Can someone post a recipe for a (preferably organic) drench to pour
through the pots of houseplants that have been outside all summer, to
prevent bringing wildlife into the house?
Would it also be suitable for spraying on the leaves for the same
Thanks. vince norris
For anything living in the leaves, use a strong, fine spray from your garden
hose, being sure to spray from all angles as well as underneath. For
critters living in the soil, soak with a pyrethrin-based product, wait a
day, then flush with fresh water. I can't give you a specific brand name
because I don't do this because I don't use anything like that. Read the
label very carefully - IIRC, pyrethrin will kill fish and/or bees, so watch
where the stuff drains.
One hazard in soaking the soil is that there won't be enough light indoors
for the soil to dry. A plant that'll survive a soaking outdoors may suffer
from the extra moisture indoors.
I love the logic that, organic = good and chemicals = bad. It's people like
you that can be convinced that dihydrogen monoxide is too dangerous to be
allowed in our food.
There are plenty of things in nature that are incredibly toxic to humans and
the world. Hemlock, snake venom, nicotine, mercury, lead. to name a few.
What could possibly be on a potted plant and it's soil that would be so bad?
A few fungus gnats in the soil? aphids? mealy bugs?
It's not like you're going to accidentally transport a rodent or something
hiding in the pot. Visually inspect the pot, see what's on it, treat
I'm as aware of that as you are; don't be so quick to jump to
conclusions. One toxic substance you failed to mention is bitchy
As long as we're being critical, learn to punctuate properly.
I'd rather not bring them in the house.
"Organic" was my shorthand for something like a liquid made by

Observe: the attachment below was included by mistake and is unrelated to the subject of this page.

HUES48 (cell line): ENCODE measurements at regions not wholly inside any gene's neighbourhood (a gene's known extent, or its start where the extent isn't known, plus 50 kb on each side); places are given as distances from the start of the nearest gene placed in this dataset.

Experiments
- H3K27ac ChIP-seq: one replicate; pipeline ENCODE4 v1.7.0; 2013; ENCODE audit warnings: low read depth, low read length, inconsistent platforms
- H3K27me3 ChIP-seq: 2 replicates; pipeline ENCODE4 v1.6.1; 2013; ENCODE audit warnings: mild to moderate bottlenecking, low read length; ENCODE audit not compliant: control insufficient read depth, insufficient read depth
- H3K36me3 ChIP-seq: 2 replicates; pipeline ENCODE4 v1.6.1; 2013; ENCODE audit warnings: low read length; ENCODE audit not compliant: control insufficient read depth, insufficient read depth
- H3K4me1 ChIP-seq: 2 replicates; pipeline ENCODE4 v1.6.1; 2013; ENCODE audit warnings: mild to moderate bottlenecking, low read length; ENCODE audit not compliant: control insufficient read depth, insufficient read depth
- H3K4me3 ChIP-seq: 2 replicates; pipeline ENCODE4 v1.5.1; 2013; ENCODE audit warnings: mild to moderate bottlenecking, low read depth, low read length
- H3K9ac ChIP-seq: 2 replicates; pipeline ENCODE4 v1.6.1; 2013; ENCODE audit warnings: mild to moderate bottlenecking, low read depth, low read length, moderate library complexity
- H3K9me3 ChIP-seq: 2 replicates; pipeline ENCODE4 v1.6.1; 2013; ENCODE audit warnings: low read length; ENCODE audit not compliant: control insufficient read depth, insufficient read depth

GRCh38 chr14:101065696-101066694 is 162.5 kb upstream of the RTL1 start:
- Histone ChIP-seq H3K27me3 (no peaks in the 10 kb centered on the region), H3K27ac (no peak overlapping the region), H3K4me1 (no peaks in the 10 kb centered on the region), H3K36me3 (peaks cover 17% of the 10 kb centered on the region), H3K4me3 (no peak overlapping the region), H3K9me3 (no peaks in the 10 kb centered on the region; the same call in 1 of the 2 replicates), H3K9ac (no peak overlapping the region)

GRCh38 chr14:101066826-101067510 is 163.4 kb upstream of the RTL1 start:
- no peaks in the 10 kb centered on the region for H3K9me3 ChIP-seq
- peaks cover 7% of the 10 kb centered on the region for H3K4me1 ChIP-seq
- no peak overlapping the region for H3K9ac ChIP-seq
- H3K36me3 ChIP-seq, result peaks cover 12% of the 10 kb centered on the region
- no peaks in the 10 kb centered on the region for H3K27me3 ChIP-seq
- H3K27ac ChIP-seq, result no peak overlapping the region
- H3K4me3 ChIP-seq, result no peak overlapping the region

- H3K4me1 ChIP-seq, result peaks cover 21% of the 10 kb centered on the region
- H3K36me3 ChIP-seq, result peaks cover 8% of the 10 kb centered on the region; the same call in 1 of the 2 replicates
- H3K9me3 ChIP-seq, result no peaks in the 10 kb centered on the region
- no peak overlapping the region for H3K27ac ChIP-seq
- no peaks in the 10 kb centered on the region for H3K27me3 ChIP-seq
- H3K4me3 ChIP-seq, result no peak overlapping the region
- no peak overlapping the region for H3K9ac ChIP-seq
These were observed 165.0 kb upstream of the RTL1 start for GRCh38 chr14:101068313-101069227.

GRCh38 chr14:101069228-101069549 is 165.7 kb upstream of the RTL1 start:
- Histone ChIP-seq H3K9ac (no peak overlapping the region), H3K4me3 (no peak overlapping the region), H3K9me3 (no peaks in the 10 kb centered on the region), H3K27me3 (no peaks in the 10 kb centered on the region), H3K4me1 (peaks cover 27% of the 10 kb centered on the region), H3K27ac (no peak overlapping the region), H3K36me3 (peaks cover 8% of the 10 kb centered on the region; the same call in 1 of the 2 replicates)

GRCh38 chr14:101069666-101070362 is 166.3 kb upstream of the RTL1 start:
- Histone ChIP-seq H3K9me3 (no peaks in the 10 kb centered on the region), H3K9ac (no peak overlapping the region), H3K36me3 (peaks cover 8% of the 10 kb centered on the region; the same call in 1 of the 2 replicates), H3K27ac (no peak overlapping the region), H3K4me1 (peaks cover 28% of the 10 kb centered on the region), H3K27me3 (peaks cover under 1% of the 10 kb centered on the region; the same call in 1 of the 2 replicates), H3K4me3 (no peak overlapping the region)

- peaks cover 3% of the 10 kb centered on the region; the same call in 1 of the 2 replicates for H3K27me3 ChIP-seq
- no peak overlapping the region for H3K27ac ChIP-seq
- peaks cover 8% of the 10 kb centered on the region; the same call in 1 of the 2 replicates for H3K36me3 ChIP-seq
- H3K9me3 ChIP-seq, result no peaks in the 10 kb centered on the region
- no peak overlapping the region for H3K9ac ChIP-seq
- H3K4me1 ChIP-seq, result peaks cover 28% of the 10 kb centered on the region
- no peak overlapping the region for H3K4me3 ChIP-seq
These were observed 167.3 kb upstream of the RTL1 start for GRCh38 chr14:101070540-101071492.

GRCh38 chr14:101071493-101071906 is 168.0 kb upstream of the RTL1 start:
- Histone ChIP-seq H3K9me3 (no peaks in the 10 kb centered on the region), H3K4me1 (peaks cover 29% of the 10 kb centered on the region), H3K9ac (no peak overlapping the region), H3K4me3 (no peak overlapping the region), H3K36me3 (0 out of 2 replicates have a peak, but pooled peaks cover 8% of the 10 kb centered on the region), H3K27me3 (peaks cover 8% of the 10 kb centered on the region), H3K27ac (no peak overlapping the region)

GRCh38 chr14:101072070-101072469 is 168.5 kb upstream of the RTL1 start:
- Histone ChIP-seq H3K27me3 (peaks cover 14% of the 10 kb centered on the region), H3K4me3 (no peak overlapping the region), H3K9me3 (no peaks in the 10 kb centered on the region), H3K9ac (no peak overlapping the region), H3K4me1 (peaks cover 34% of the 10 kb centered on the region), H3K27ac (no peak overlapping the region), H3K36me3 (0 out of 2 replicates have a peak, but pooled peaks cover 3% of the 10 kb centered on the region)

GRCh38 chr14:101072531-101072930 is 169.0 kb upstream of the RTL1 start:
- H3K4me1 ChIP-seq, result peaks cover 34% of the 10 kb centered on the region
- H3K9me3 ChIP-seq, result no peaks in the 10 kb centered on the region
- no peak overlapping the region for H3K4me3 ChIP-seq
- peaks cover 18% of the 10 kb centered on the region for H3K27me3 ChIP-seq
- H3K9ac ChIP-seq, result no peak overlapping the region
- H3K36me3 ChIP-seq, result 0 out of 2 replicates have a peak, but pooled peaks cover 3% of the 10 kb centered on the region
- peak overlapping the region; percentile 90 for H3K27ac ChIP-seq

steeping garlic or hot peppers in "dihydrogen monoxide" that would
persuade insects to find a home elsewhere, and would not emit noxious
fumes when brought into the house.
To eliminate unseen stuff in the soil, you'd want to pour a garlic or pepper
solution through the soil. You might be surprised at how nasty that stuff
can smell a week later when it's failed to dry. I made some of this and put
it in a sprayer back in April. A month later, it had spoiled, and smelled
atrocious. I was afraid to use it on leafy greens for fear it wouldn't wash
Don't sweat it; you're not likely to bring anything bad into the house.
If they are OK outside, they'll be OK inside. We bring our
semi-torpicals in from outside every fall, and haven't had any serious
problems - well, maybe fruit flies are serious, my wife ceratinly thinks
so, but I don't. Besides, they usually come in with the bananas. :-)
Bring the pots in, and watch for insect infestation. Treat accordingly
(NB that pyrethrum is bad stuff, and the artificial pesticides made from
it or mimicking its chemistry are about the same.)
How do you get rid of the GIANT spiders who have set up housekeeping in and
around the plant? In Indiana I've actually seen spiders you could put a
saddle on and I don't want them in my house. They don't have to *DIE*, they
just need to move. Do you tack an eviction notice to the pot and wait 30
They give me the willies. I'd rather not go within 20' of them.
BTW, in reply to a previous post, the spiders here laugh at a hose and
sprayer. LAUGH, I tell you. They just hunker down and wait. Then they
come back out and eat one of your cats just to teach you a lesson.
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